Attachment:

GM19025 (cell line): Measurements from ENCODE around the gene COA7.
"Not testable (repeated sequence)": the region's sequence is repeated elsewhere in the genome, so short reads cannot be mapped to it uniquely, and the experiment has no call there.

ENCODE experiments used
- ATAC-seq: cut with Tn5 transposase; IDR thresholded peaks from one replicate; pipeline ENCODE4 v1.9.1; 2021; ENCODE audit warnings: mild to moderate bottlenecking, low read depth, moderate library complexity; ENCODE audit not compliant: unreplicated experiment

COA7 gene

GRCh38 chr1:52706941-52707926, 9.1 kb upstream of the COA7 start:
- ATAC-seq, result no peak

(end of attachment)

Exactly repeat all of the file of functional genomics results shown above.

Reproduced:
GM19025 (cell line): Measurements from ENCODE around the gene COA7.
"Not testable (repeated sequence)": the region's sequence is repeated elsewhere in the genome, so short reads cannot be mapped to it uniquely, and the experiment has no call there.

ENCODE experiments used
- ATAC-seq: cut with Tn5 transposase; IDR thresholded peaks from one replicate; pipeline ENCODE4 v1.9.1; 2021; ENCODE audit warnings: mild to moderate bottlenecking, low read depth, moderate library complexity; ENCODE audit not compliant: unreplicated experiment

COA7 gene

GRCh38 chr1:52706941-52707926, 9.1 kb upstream of the COA7 start:
- ATAC-seq, result no peak